Don’t hesitate to add a side salad to your frozen entrée for even more green goodness. And when you want to make a salad your full meal, follow this basic building principle: Pile most of your plate with leafy greens or other veggies, topped with a serving of healthy protein (about the size of a deck of cards) and a touch of a healthy fat, like olive oil or avocado. Voila!

Looking for some variety? You can find oodles of healthy greens recipes from the food and nutrition experts at EatingWell magazine. And we’re not just talking salads—they’ve cooked up yummy soups, wraps, lasagnas and pasta bakes.

Follow EatingWell™ frozen entrées on Facebook, Instagram and Twitter for tips, ideas, news and more.

Why Getting Plenty of Protein Matters

You probably know that protein fills you up and keeps you satisfied longer. But beyond staving off hunger pangs, why is protein important?

What is protein & why do you need it?

Protein—which is composed of amino acids—plays a major role in your body. It’s a powerful nutrient that gives you energy and helps build, maintain and repair body tissues. The body does not store amino acids like it does carbohydrates and fats, so it needs a daily supply. The protein in the foods you eat is digested into amino acids that can be used to replace the proteins in your body.

How much do you need?

Current guidelines from the Food and Nutrition Board of the Institute of Medicine suggest a range between 10% and 35% of your daily calories. That translates to a Recommended Daily Allowance (RDA) of about 46g for women and 56g for men. Many people try to eat more than that, often to help feel full or repair muscle tissue, but if you eat a balanced diet with a mix of food sources, you are likely getting enough protein.

Where can you get it?

Complete proteins, which provide all the essential amino acids, come from animal sources (think eggs, milk, meat, poultry and fish) and soy (like tofu and tempeh). Most plant proteins, such as legumes and nuts, are incomplete proteins but can be combined—rice and beans, anyone?—to hit the mark.

Many of our EatingWell frozen entrées contain lean animal proteins: chicken, beef and pork raised without antibiotics and dairy from cows never given growth hormones.* You’ll also find plant proteins like garbanzo beans, wild rice, spinach and broccoli in our meals. Even our vegetarian Vermont Cheddar Mac & Cheese entrée packs 17g of protein!

We may be biased, but we think you should also try these delicious low-calorie, high-protein recipes and snack ideas from the food and nutrition experts at EatingWell magazine. (Our fave: Breakfast Tacos!)

Follow EatingWell™ frozen entrées on Facebook, Instagram and Twitter for tips, ideas, news and more.

* No significant difference has been shown between milk derived from rBST treated and non rBST treated cows.

Use Your Freezer for Simple and Healthy Meals

The only tool you need to start eating healthier today is already in your kitchen. It’s your freezer! Often ignored and mistreated, the freezer is a box packed full of opportunity (and probably a bunch of stuff you forgot about). To help you get started here are a few simple tips.

Stock up on ingredients to make quick meals

Save time during meal prep by stocking up on frozen ingredients. With a little bit of planning, your freezer can become a versatile extension of your pantry, filled with items perfect for last-minute meal inspiration. Here are some of the freezer must-haves we love:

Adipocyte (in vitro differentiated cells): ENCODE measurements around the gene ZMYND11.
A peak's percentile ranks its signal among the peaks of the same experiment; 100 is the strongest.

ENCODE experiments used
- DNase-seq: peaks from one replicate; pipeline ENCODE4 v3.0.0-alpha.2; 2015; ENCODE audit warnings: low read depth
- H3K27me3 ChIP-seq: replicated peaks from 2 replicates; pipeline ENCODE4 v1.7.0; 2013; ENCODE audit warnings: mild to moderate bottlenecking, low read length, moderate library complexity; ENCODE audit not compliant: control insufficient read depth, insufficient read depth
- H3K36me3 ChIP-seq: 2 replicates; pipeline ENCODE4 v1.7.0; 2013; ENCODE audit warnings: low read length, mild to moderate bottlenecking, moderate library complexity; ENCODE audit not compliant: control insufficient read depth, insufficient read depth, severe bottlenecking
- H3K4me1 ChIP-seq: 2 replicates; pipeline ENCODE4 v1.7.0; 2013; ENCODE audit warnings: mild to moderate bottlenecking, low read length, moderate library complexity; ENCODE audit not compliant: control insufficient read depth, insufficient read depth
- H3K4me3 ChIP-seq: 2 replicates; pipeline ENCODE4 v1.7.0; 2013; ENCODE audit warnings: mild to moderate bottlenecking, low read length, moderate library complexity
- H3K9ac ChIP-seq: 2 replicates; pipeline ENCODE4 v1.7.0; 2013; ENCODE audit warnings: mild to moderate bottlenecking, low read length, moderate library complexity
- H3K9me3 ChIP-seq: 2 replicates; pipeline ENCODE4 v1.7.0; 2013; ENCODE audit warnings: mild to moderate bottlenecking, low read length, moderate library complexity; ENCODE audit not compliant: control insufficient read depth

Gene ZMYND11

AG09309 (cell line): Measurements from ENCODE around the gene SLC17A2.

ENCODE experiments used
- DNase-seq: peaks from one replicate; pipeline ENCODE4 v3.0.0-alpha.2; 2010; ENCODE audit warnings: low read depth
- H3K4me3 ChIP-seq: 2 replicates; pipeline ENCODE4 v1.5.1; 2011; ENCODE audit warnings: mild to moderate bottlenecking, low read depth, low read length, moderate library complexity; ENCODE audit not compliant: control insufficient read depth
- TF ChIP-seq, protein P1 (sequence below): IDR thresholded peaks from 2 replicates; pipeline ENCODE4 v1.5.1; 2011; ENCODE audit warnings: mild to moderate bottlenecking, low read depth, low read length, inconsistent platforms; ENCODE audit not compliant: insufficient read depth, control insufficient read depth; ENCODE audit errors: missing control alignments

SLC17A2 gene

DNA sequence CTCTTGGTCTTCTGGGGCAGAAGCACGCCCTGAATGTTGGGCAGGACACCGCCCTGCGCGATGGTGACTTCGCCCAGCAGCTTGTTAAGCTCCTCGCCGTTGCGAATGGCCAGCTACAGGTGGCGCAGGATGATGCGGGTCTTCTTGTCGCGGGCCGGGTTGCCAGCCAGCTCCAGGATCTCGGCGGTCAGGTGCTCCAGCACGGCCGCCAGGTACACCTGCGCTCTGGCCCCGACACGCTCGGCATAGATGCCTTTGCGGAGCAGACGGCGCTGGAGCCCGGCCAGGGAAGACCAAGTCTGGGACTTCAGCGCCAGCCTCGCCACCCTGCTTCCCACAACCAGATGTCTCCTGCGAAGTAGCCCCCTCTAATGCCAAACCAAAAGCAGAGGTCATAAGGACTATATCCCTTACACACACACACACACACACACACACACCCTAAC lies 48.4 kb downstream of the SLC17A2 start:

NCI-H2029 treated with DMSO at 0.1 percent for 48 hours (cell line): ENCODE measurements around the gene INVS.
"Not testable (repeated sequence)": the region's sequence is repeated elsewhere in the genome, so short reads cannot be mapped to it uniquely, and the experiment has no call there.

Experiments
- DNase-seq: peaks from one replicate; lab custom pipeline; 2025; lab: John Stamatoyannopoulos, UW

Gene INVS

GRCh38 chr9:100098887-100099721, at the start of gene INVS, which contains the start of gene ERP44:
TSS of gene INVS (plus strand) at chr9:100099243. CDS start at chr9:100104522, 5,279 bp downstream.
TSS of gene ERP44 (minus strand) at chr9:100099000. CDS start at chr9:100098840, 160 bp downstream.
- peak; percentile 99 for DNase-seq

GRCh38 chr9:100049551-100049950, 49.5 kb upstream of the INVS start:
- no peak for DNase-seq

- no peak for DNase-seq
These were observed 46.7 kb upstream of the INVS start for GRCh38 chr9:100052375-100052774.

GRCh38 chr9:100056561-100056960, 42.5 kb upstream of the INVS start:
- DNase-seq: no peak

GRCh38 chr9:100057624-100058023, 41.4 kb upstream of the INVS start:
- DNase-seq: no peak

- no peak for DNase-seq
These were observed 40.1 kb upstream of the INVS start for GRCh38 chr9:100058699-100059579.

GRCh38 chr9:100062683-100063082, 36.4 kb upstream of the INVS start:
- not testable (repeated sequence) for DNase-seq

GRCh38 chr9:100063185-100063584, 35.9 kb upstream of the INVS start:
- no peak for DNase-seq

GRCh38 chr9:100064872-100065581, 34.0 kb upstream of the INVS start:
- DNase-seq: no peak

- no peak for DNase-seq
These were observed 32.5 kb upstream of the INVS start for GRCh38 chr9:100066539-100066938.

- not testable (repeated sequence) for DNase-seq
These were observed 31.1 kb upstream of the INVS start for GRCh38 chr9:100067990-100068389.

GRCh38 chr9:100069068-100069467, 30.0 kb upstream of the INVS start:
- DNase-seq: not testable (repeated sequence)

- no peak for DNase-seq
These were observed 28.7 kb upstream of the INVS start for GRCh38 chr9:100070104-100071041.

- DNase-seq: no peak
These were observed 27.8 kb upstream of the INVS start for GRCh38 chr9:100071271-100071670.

Vegetables: Stock up on frozen vegetables, like peas, spinach and corn. You’ll have options when your produce drawer is empty, and since many bags of frozen veggies come pre-chopped, you’ll cut down on prep time.

Fruits: Keep plenty of frozen fruits on hand, especially blueberries and strawberries. You never know when you’ll need to satisfy a smoothie craving.

Whole Wheat Pizza Dough: Be ready for pizza nights by freezing extra dough. Whole wheat pizza dough can be frozen for up to 3 months. Simply thaw for 24 hours, then you’re ready to bake your next masterpiece.

Nuts: Chop and freeze your favorite bulk nuts for a quick, healthy addition to salads and pasta dishes.

Fish: Frozen fish fillets which come in individually vacuum-sealed packages can be the basis of your entire meal. Simply let fillets thaw overnight and you’ll be ready to cook an amazing, nutritious meal.

Make and freeze big batches of soup

Pull a delicious homemade soup out of the freezer and dinner’s ready in minutes. Try it the next time you make your favorite soup. Prepare more than you need and store extra in the freezer for up to 2-3 months. Then simply re-heat on the stovetop when you’re in need of a quick meal.

Check out this helpful USDA Freezer Storage Chart and start planning for more healthy meals on your next shopping trip.

Upgrade your fast and easy options

Look, we get it. Some days you just don’t want to cook, or you simply don’t have the time. So what do you do?

If you’re like most people, your backup plan is a lackluster option with uninspiring flavor and/or little nutritional value. That’s what inspired us to create EatingWell™ frozen entrées. The same attention to deliciousness you’ve come to expect from EatingWell® magazine is now available in your freezer aisle!

In minutes you can be devouring a plate of Korean Inspired Beef exploding with vibrant colors and flavors, or savoring our spectacularly creamy Vermont Cheddar Mac & Cheese. Every single EatingWell™ frozen entrée starts with 1 full cup of vegetables and at least 13 grams of protein. Best of all, each entrée is plated by hand with real, wholesome ingredients so your meal tastes fresh and flavorful.

Make the upgrade, and find us at a grocery store near you. Visit our News & Offers page for the latest coupons and promotions.

Follow EatingWell™ frozen entrées on Facebook and Twitter for tips, ideas, news and more.